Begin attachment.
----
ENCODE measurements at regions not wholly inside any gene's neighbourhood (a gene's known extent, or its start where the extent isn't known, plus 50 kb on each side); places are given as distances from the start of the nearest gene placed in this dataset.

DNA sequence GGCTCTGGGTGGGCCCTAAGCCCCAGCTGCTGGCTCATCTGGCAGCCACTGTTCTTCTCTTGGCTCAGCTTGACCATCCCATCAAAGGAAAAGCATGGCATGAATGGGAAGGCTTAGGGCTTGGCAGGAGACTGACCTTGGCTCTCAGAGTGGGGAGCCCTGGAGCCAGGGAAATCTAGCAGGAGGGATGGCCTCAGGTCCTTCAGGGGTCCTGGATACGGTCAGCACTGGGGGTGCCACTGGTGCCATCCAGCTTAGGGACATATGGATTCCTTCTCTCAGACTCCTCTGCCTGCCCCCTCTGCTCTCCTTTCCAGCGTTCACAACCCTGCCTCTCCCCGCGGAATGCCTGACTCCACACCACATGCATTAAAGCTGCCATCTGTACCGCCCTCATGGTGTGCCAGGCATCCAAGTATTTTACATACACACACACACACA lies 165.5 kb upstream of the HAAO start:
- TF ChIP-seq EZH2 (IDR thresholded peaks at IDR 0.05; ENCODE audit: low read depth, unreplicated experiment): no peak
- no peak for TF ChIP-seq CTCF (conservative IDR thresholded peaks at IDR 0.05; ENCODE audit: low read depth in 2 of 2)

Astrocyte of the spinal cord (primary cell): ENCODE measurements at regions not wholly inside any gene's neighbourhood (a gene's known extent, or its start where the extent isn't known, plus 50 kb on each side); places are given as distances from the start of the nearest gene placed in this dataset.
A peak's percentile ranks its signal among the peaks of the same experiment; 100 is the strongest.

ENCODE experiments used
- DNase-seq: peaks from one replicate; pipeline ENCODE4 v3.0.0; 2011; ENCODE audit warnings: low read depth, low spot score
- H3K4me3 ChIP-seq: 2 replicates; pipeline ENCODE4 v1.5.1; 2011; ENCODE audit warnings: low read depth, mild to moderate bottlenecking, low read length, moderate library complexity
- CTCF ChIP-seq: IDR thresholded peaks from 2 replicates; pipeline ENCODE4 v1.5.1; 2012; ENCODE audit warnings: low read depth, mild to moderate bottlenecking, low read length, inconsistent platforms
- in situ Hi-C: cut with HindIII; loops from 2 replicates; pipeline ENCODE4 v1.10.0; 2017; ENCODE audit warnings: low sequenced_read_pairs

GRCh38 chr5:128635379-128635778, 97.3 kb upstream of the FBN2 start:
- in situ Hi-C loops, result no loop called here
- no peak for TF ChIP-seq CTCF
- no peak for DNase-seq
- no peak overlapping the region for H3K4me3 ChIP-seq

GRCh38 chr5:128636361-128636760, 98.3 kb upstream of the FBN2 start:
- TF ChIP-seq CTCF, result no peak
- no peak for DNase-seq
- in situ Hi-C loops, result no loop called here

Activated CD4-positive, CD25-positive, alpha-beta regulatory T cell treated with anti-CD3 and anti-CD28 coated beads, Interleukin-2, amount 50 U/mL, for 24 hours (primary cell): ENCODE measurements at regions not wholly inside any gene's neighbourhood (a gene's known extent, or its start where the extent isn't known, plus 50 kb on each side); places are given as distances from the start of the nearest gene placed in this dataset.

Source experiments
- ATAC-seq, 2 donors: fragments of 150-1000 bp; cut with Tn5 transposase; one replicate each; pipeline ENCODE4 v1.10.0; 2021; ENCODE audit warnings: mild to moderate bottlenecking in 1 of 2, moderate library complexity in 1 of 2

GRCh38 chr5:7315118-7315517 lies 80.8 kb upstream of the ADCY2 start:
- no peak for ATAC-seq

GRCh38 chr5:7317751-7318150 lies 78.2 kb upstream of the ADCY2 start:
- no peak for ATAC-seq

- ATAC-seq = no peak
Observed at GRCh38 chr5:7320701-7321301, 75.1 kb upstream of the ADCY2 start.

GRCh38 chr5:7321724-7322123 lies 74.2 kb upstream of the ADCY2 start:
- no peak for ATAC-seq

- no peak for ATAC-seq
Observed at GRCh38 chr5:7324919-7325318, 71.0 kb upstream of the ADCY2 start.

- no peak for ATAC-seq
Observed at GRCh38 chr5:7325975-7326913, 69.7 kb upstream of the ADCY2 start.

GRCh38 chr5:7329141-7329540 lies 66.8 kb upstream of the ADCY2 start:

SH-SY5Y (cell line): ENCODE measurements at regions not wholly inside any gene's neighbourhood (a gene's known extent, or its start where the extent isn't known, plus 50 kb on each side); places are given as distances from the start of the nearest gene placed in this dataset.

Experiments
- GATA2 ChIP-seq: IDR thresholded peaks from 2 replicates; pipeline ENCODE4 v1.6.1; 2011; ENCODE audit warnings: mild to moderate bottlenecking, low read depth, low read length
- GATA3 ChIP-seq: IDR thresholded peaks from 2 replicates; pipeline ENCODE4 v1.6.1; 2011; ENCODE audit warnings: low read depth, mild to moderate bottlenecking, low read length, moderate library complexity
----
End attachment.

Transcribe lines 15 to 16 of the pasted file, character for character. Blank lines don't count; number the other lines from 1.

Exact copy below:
- no peak for DNase-seq
- no peak overlapping the region for H3K4me3 ChIP-seq